Although goal-line technology has always caused division and debate, it has recently been voted the best football innovation of the last 30 years.
In a survey of 2,000 football supporters conducted by mobile network EE to mark the launch of the latest EE Wembley Cup, which sees four teams made up from YouTube’s most famous football bloggers and ex-international players battle it out for the trophy, goal-line technology was voted into the top spot closely followed by instant replay which was selected by four in 10 fans.
Giving the refereeing team microphones so they communicate with each other throughout matches scored third place while undersoil heating was voted into fourth followed by VAR in fifth.
While some may argue one of the greatest things about the beautiful game is that it has stayed the same throughout history suggesting it should be left alone and unaltered, the research discovered three quarters of fans believe technological advancements have improved the sport.
54 per cent of those surveyed add they think these innovations have led to more ‘fair results’ at the end of matches and aided referees helping them make crucial in-game decisions.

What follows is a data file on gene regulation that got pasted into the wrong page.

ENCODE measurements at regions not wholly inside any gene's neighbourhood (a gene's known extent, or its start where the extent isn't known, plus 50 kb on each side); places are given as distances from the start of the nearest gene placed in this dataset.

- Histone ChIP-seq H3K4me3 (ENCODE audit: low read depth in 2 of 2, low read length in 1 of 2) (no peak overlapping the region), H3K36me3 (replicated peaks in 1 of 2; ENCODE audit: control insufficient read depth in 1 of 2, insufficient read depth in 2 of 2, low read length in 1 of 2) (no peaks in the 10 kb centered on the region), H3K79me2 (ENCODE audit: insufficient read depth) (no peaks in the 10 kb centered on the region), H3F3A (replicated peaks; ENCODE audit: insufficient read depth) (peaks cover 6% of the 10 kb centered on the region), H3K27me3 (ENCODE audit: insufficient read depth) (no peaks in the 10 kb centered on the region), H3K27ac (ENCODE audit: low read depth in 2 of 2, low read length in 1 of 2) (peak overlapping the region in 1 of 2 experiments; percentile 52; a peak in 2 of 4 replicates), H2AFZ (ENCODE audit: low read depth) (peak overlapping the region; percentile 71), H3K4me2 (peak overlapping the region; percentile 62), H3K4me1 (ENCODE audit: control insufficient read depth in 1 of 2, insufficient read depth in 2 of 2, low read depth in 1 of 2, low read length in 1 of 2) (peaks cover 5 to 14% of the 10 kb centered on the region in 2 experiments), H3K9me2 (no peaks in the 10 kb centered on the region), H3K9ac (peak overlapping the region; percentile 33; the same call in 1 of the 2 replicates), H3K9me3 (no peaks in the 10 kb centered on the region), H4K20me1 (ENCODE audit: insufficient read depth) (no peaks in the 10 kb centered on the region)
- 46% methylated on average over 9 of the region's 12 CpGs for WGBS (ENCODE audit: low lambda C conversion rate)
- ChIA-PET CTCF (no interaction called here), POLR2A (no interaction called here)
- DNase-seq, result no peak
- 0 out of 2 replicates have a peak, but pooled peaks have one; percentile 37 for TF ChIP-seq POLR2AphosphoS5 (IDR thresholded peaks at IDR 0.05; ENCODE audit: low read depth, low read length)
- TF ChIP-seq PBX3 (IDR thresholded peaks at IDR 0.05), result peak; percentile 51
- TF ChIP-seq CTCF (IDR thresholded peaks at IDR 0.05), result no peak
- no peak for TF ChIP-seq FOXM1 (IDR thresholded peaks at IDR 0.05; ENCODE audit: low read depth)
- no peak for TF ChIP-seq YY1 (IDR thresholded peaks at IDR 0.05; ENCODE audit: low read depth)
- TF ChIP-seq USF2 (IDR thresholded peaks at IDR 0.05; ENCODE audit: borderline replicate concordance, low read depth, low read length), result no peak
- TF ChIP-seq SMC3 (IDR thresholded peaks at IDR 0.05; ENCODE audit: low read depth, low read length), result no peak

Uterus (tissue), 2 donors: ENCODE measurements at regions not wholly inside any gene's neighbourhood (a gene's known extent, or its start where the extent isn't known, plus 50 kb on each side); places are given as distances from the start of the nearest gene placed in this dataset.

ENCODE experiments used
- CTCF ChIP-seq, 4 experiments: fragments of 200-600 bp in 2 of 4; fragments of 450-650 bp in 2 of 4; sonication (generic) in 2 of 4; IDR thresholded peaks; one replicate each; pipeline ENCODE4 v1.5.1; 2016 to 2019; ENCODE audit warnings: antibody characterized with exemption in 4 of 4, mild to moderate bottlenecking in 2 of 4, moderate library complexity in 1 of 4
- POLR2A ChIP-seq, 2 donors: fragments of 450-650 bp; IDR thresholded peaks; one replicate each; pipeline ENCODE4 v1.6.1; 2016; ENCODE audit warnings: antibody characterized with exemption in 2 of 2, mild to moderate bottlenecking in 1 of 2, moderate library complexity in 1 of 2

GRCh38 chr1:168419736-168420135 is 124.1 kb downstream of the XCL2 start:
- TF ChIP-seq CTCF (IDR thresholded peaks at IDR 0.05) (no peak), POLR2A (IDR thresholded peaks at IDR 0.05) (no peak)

World Cup winner and ex-Arsenal star Robert Pires even says technology has made football even more dramatic and exciting:
Recent innovations in football have revolutionised the way we talk about and watch matches.
I feel like matches have become more exciting and are packed with more action and drama as a result.
Although fans do believe innovations like these have improved the game, 47 per cent of those surveyed think the traditional match-day set-up could be further modernised and updated.
A quarter of those surveyed believe changes should be made to the transfer window so it should also apply to managers so they can only be replaced at certain points in the season.
Almost a third meanwhile would like to see the transfer window done away with altogether to teams can sell and buy players at any time throughout the season.
Although I am not sure what will happen to the transfer window, I don’t think football will ever be done modernising and updating.
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Emily Murray is a journalist at UNILAD. She graduated from the University of Leeds with a BA in English Literature and History before studying for a Masters in Journalism at the University of Salford. Emily has previously worked for the BBC, ITV and Trinity Mirror. When Emily isn’t writing about topics including mental health and entertainment, you can find her at the cinema which is her second home.